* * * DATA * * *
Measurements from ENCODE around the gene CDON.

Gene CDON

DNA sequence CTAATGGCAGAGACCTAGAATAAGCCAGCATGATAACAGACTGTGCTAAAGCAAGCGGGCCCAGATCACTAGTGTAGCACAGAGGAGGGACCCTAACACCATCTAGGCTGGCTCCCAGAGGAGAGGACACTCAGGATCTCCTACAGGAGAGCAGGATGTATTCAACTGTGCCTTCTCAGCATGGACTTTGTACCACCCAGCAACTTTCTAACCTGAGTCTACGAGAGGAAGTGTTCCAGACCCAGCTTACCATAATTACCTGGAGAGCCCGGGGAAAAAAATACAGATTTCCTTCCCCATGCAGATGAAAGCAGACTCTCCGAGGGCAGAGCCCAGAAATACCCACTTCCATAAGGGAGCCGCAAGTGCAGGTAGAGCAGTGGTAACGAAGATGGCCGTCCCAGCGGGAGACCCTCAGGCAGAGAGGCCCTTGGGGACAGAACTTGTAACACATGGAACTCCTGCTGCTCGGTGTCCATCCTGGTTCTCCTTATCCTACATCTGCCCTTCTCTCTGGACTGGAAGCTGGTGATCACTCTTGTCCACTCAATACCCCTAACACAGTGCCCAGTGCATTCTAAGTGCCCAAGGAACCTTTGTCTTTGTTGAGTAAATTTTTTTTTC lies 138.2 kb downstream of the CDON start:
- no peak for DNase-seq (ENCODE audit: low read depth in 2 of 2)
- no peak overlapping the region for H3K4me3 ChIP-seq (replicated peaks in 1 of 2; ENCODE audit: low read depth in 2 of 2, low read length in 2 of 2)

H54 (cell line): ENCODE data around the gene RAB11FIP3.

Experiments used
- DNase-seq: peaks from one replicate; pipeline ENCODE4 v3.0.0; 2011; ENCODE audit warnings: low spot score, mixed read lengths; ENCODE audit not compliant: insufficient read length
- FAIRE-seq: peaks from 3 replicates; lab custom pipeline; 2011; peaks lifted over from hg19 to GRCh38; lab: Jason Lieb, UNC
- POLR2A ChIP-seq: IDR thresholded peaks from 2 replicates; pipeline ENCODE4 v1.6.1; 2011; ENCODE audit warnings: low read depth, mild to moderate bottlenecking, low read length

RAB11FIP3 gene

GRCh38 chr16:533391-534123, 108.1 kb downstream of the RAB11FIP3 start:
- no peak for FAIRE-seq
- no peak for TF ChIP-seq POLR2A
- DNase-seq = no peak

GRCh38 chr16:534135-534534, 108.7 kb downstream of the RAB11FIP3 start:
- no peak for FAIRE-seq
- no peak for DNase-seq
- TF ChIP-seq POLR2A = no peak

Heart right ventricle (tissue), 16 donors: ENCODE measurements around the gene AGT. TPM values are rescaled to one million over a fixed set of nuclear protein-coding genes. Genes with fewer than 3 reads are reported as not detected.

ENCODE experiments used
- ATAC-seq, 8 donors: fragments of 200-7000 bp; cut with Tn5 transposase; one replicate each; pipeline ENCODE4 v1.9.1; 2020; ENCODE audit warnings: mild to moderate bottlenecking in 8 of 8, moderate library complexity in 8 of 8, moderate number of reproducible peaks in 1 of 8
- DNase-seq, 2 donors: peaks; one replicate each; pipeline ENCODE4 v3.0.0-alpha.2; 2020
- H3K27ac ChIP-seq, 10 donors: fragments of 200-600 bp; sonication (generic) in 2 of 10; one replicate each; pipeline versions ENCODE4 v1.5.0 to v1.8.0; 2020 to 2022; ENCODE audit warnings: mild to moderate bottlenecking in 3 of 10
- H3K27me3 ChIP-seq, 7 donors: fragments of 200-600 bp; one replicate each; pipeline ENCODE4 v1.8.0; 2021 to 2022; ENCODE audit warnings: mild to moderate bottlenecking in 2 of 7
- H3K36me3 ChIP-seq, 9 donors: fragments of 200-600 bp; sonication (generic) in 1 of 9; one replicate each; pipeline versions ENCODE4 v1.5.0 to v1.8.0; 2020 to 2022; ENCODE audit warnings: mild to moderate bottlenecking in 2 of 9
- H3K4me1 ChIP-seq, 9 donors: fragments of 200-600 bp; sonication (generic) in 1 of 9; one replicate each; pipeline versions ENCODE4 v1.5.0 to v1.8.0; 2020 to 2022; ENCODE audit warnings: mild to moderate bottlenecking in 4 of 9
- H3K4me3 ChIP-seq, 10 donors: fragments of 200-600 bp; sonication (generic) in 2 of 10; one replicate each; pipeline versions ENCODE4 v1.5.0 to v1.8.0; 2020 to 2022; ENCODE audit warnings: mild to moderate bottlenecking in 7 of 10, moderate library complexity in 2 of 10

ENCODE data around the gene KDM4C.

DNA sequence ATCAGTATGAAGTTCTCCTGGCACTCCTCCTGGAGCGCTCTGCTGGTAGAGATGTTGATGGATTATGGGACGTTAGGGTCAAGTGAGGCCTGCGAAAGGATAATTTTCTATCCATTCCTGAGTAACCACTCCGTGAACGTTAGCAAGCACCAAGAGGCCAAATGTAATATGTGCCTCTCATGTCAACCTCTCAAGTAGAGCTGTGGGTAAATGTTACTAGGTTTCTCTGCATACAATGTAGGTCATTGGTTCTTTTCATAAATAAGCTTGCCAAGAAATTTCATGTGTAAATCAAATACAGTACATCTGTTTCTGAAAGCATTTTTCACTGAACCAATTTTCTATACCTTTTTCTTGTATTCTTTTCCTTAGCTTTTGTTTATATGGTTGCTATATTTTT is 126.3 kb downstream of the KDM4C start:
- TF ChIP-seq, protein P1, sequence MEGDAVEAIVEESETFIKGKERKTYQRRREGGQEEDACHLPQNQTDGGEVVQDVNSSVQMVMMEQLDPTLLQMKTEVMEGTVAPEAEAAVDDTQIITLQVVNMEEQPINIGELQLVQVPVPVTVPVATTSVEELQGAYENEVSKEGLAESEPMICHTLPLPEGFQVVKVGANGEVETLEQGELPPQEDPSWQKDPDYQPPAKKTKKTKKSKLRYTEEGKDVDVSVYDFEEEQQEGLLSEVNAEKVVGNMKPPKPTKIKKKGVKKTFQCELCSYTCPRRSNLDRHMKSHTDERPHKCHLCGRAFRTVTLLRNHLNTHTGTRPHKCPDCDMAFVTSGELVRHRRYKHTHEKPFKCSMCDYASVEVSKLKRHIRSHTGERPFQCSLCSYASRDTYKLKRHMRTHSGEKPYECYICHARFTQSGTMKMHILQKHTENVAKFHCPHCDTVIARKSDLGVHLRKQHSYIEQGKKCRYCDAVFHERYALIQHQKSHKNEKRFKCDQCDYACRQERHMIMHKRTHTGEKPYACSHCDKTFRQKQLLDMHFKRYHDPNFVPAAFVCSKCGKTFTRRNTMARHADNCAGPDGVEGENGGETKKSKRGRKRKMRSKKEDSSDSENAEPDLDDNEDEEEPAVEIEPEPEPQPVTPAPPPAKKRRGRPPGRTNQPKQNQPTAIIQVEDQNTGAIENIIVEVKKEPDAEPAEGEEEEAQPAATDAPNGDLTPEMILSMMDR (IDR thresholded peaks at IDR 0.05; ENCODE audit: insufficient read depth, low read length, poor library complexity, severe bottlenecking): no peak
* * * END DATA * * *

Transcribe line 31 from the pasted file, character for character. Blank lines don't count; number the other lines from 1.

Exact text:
- TF ChIP-seq, protein P1, sequence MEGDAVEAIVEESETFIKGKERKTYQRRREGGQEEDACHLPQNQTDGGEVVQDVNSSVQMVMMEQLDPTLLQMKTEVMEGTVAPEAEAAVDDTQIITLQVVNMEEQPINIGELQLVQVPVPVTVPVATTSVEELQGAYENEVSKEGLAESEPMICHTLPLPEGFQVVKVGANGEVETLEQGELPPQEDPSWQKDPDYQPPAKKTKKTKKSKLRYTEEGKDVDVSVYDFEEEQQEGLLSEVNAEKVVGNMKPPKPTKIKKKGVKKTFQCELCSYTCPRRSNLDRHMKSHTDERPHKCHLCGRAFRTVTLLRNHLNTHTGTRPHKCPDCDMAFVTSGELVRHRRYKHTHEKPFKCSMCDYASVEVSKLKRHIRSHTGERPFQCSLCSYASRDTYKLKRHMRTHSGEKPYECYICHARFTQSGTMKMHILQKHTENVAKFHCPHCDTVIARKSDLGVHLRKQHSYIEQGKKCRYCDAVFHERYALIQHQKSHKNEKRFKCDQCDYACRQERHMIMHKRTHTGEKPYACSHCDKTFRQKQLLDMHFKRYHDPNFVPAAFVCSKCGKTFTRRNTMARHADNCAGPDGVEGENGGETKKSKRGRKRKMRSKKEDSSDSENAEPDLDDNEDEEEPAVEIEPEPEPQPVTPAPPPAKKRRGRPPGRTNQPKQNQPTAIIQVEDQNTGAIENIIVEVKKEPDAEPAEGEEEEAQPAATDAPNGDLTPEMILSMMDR (IDR thresholded peaks at IDR 0.05; ENCODE audit: insufficient read depth, low read length, poor library complexity, severe bottlenecking): no peak